Photo courtesy of HBO.


Let's Talk About *That* Arya Scene

Finally, a woman on 'Game of Thrones' has some sexual agency

by Sesali Bowen

If you want to know the most important thing that happened in episode two of Game of Thrones' final season, it's not that Jon Snow tells Daenerys the truth about his parentage; it's not Bran explaining his weird connection to the Night King; it's the fact that Arya Stark had sex for the first time. If Arya spent the first seven seasons of the series building a feminist legacy for herself, she just cemented it by initiating sex with Gendry with full autonomy and agency. It's the kind of first sexual experience I wish I had—you know, minus the very real fear that it could be my last night alive.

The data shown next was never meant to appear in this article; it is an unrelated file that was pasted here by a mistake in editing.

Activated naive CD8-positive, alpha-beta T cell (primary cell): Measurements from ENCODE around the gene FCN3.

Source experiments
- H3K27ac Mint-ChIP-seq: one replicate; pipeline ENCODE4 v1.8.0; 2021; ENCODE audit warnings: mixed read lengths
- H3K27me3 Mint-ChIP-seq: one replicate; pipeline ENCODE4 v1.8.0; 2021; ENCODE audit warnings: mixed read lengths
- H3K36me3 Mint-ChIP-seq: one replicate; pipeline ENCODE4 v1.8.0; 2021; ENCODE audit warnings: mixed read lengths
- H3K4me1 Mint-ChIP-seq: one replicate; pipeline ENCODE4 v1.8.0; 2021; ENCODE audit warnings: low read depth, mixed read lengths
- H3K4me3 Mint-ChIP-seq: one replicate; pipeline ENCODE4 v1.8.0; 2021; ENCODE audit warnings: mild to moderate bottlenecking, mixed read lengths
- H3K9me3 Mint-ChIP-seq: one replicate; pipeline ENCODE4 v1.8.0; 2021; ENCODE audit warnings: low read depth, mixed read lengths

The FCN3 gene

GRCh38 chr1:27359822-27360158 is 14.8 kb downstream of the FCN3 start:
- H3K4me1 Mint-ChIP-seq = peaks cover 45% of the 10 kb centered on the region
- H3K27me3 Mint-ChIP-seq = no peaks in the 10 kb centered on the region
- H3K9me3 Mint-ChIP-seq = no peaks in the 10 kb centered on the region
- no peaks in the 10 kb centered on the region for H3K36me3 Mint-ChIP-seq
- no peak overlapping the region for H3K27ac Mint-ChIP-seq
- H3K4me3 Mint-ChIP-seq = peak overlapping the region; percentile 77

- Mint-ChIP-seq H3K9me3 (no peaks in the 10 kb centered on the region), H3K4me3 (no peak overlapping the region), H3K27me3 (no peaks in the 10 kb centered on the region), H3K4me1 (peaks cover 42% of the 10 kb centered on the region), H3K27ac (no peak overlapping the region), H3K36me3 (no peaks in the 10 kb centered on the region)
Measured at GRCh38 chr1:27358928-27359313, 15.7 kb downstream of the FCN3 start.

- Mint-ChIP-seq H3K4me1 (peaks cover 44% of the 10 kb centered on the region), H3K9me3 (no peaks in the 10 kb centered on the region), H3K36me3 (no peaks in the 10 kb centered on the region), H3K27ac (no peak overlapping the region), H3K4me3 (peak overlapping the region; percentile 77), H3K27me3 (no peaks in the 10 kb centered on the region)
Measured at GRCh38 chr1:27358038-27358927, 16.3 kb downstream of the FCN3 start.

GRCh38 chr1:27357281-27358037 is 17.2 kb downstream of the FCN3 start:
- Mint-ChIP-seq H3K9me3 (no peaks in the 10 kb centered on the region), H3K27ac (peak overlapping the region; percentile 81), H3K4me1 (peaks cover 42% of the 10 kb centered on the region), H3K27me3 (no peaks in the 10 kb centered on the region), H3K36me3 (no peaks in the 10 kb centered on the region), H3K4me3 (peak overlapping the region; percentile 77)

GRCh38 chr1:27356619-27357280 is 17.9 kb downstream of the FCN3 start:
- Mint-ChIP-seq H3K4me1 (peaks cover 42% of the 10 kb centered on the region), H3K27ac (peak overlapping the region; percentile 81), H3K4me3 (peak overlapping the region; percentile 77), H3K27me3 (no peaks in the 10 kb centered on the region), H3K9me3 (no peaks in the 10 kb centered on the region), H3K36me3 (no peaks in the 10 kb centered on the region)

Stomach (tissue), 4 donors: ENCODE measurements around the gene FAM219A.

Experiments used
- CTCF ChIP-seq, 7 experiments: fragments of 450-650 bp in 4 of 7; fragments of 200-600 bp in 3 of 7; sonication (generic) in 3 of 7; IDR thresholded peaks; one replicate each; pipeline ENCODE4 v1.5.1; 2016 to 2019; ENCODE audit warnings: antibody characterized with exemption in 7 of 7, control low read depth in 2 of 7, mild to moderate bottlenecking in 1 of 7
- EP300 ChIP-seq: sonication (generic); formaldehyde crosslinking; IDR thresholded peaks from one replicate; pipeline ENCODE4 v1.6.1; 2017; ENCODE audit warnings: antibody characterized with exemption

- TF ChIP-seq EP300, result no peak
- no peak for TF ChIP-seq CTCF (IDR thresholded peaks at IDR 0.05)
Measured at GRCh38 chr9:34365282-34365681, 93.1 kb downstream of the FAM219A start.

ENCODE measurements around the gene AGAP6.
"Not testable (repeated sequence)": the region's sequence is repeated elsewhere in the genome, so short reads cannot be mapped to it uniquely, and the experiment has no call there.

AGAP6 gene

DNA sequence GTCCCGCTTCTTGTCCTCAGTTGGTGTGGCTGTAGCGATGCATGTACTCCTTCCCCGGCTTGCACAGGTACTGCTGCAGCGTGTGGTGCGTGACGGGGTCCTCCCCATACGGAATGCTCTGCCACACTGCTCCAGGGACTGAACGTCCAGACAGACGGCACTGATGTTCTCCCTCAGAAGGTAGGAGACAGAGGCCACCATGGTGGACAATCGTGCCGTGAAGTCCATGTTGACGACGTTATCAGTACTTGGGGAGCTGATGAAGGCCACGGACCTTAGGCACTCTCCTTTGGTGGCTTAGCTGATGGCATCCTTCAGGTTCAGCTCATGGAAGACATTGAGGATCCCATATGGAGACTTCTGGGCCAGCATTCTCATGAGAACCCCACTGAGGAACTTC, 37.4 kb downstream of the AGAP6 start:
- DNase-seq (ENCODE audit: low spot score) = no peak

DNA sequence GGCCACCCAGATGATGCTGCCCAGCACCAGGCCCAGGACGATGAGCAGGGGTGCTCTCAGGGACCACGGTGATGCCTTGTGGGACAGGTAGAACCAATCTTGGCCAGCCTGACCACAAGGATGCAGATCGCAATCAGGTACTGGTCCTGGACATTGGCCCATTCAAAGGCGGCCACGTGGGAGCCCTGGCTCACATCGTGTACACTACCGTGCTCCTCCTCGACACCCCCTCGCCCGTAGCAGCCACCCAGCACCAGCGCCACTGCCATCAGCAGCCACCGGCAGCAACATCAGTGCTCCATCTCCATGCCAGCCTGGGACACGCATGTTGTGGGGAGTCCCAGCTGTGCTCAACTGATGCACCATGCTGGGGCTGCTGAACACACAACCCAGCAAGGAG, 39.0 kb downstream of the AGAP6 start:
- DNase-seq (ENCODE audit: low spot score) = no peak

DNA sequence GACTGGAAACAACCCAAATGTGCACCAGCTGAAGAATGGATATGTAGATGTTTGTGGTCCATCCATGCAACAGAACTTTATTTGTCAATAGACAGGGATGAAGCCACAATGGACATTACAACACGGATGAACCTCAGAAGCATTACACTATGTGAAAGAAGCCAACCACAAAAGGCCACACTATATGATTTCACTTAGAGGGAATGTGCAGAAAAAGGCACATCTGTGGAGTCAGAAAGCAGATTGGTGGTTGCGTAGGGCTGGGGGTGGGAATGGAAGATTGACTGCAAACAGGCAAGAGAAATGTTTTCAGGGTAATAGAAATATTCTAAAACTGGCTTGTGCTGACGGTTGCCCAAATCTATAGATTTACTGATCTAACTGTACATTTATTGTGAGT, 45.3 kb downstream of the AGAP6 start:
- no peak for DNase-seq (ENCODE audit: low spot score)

The Night King and his army are getting really close to Winterfell and so, naturally, everyone is doing the things they've always wanted to do. Brienne gets knighted, Tyrion drinks, and Arya—who has already experienced so much death and loss—wants to find out what sex is like—and she's had her eye on Gendry, the bastard son of Robert Baratheon for a few days. So once they find themselves alone, Arya makes her intentions known and goes for it.

We don't see the act itself—Game of Throneshas some tact, after all—but the look on Arya's face as Gendry lays sleeping next to her seems to suggest it was worth it. Not only is it a first-time experience I wish I'd had, but I want more girls to know that they can and should have the sex they want, when they want, and under the terms that they set. Too many films still romanticize the notion of a gentlemanly lover easing young women into their first sexual experience; or, on the other end of the spectrum, depict it as extremely traumatic. Let Arya Stark, first of her name, be the first to tell you that this is not the case, and that women can set the stage for themselves.